Age Spots By Any Other Name
I remember exactly when it happened. I was driving to school, and I caught a glimpse of my hand wrapped around the steering wheel. I’m still not sure what made me look down in that instant. The early morning sun was streaming through the driver’s side window at the perfect angle, and the inevitable happened. Now, I knew it was my hand. I wasn’t having a break from reality. Somewhere tucked in the back of my mind, though, was a picture of the same hand with that same skin. All of this happened in the blink of an eye the way the most poignant memories always happen. I was seeing my grandmother’s hand. More importantly, I saw before me on my own hand what she always pointed out to my sister and me as her “age spots.” I had age spots...have age spots. Age spots.
Calling it as she sees it
Deep down in my heart, I know these dark spots I used to consider freckles are the least of my worries. I have had melanoma once, basal cell carcinoma three times, and more visits to the dermatologist for cryosurgery than I care to count. I think it’s the verbiage attached to these age spots that bothers me. You see, the more I looked at my hands, the more I realized how similar they are to my chest and my neck.
This is where it gets dicey. My dermatologist, for years, has reminded me that my chest is a real piece of work. Her words, repeated time and time again go a little something like this: “You really have a lot of sun damage.” She changes it up a bit here and there, but the message is always the same. Damage. She is referring to the discoloration of my skin and the dark patches on my chest, neck, and, yes, my hands. The FDA gives these anomalies the term “premature aging.” (That’s a nice one, too, huh?) I think I would much prefer to hear “age spots.” At least hearing “age spots” brings with it fond memories of my grandmother and our talks. “Sun damage” has a negative connotation and makes me feel pretty low. To make matters worse, I have been hearing these words since I was in my early 30s--I’m now 44.
Since 2007, I have had regular appointments with my dermatologist every six months, and my chest is always the focal point. I’m examined head to toe, the dermatoscope makes its appearance to get up close and personal with some of the more suspicious spots, my hair is parted and my scalp inspected, and even my glands are checked. No matter what, my chest stands out as the biggest area of concern every single time. That sun damage rears its ugly head time and time again. I stopped tanning in 2007, but those rays are forever with me.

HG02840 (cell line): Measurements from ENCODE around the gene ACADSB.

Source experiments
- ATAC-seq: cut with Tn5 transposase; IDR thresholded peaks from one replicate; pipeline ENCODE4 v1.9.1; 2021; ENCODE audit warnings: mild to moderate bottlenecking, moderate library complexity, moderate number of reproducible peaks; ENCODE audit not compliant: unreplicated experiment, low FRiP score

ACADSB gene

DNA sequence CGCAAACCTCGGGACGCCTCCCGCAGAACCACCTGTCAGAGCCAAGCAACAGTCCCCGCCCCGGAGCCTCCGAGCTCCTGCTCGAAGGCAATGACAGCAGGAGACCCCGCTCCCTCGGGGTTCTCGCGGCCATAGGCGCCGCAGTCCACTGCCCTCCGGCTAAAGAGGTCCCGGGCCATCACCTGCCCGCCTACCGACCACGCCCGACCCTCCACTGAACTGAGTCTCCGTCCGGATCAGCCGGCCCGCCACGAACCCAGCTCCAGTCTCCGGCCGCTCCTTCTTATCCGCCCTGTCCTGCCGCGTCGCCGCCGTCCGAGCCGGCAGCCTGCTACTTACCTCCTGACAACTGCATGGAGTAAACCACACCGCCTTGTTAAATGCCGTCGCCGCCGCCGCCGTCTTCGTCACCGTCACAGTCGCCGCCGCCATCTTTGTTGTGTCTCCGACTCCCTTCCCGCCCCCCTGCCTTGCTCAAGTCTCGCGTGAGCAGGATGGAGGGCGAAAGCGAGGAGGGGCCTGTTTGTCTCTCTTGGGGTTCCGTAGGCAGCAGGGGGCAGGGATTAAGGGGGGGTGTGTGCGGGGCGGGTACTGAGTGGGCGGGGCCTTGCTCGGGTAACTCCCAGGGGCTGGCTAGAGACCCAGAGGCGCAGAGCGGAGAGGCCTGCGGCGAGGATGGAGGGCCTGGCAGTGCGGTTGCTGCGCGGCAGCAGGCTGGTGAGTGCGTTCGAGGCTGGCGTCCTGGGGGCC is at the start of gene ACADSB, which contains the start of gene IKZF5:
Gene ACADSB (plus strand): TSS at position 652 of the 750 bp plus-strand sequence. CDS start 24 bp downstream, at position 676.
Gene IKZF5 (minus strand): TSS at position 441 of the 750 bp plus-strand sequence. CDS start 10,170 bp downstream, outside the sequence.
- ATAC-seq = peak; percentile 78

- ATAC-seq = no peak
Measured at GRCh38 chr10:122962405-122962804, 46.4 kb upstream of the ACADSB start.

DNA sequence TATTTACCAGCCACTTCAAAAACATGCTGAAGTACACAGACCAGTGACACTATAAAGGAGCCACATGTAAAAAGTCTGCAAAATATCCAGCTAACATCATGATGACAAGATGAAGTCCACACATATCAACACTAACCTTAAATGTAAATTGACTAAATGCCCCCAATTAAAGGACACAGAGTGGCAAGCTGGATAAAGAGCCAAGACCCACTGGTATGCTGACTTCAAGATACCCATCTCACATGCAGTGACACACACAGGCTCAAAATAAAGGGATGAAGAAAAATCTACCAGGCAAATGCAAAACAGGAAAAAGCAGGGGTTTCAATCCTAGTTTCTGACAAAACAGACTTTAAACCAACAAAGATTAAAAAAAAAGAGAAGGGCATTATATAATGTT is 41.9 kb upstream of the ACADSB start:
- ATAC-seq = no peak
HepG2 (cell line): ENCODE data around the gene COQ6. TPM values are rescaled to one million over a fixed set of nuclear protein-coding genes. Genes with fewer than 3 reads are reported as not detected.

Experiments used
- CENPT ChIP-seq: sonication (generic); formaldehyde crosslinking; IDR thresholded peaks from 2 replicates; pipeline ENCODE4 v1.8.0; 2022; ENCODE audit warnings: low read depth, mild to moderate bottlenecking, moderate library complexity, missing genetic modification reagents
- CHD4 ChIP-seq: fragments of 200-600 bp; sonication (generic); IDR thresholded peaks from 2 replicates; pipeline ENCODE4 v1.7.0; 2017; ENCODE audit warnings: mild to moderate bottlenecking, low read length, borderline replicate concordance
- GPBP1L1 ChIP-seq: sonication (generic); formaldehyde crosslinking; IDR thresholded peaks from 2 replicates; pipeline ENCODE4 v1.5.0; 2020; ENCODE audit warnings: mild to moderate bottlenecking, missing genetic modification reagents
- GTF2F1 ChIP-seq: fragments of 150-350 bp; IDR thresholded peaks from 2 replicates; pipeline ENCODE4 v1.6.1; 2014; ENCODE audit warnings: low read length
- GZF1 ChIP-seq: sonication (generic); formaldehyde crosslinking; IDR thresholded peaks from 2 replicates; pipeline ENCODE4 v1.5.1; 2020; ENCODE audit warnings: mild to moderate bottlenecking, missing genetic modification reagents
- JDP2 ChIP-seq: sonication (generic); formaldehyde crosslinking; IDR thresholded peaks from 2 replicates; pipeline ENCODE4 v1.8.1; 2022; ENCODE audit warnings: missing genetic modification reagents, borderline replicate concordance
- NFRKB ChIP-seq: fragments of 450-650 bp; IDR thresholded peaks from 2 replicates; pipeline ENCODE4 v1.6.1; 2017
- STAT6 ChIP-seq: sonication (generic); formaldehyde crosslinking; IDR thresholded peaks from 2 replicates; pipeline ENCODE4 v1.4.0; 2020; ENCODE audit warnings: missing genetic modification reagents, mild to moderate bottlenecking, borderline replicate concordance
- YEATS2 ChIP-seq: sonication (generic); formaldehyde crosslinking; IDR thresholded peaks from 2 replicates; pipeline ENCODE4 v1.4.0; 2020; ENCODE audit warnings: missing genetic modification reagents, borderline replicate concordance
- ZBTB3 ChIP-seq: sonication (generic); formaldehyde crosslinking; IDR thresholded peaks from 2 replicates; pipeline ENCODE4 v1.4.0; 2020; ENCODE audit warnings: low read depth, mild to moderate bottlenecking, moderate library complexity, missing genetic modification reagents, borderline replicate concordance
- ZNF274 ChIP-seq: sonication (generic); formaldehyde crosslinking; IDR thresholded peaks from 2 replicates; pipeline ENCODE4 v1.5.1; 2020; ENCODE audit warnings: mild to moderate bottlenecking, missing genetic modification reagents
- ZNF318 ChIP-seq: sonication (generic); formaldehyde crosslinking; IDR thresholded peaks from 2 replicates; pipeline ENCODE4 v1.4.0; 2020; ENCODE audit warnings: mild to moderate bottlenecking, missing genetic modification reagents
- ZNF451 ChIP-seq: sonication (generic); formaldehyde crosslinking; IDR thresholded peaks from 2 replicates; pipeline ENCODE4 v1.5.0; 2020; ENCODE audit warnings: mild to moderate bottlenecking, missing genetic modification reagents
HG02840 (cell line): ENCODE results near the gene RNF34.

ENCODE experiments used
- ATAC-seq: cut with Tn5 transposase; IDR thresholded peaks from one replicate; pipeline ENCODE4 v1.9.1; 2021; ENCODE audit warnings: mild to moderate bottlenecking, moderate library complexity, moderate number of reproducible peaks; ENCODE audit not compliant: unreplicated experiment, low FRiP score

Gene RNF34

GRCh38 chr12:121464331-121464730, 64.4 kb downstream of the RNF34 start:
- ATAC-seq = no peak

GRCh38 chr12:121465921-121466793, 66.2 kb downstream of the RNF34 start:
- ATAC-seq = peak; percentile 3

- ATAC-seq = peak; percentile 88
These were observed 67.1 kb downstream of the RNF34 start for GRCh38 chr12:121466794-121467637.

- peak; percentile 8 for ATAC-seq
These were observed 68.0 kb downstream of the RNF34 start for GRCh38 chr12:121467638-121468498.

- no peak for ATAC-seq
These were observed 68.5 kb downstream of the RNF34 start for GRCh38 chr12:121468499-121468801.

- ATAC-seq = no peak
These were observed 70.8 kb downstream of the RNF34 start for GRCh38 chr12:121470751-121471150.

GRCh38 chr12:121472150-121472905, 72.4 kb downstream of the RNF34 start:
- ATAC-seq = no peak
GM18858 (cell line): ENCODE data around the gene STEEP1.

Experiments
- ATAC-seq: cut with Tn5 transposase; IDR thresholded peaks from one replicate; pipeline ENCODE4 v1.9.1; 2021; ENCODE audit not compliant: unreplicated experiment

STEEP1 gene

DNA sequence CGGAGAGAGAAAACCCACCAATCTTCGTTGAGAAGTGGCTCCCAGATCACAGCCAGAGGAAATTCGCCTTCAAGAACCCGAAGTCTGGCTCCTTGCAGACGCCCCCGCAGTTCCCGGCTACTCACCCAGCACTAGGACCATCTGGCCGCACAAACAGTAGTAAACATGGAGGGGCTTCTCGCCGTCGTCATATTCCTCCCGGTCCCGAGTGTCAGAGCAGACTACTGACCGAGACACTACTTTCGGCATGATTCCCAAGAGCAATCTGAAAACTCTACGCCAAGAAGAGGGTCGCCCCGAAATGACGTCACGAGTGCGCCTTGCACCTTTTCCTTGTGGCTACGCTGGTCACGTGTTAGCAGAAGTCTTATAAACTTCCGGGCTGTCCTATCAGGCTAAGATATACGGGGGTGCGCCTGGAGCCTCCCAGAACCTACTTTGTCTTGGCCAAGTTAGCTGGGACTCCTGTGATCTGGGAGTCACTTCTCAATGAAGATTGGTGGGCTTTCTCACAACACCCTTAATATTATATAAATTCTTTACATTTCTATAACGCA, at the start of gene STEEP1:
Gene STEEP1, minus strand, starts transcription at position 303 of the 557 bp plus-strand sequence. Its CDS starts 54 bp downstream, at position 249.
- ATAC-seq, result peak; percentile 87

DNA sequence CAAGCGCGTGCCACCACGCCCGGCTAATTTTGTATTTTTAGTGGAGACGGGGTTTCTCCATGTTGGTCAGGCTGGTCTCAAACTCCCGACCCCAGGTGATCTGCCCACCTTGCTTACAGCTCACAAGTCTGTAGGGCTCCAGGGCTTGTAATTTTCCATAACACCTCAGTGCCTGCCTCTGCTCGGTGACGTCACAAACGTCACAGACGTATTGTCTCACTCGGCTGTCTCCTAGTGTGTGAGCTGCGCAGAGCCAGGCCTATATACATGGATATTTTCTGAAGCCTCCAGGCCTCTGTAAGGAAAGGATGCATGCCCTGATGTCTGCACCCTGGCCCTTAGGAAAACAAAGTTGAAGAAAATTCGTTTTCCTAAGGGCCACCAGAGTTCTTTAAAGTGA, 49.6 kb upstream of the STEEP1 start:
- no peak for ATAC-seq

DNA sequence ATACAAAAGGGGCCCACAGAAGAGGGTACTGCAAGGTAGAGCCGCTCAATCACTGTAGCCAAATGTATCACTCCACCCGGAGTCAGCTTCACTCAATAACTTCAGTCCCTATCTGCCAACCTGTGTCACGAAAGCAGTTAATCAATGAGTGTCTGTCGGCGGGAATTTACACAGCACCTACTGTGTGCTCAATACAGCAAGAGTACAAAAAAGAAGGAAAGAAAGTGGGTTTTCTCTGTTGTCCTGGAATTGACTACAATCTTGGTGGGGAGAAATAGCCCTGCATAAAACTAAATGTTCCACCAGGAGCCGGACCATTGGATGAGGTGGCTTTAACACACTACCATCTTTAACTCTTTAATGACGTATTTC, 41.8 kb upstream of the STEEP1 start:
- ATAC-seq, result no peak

Living and learning
I have come an awfully long way since I walked into the dermatologist’s office for my first visit. Sadly, my first visit was due to a melanoma noticed by my best friend and biopsied by my family doctor. That’s what stopped my tanning. If she hadn’t spotted that odd mole and questioned me, I would have continued tanning and added weeks, months, even years of sun damage to my roster. When I walked into that initial visit, my skin was tan (well, my version of tan which was beet red) and emanating from my skin were those mild heat waves you always seem to produce following a tanning bed visit. I was a dermatologist’s nightmare.
Eleven years later, I am leaps and bounds ahead in the sun protection game. All I can do now is prevent further damage. Sunscreen is part of my daily routine. I don’t intend to add insult to injury by multiplying that sun damage, err, those age spots. No matter what I choose to call them, this much I know--I no longer have the power to reverse them, but I have all the tools I need within my grasp to make smart, sun-safe choices.
Are you concerned about skin cancer when the weather gets colder?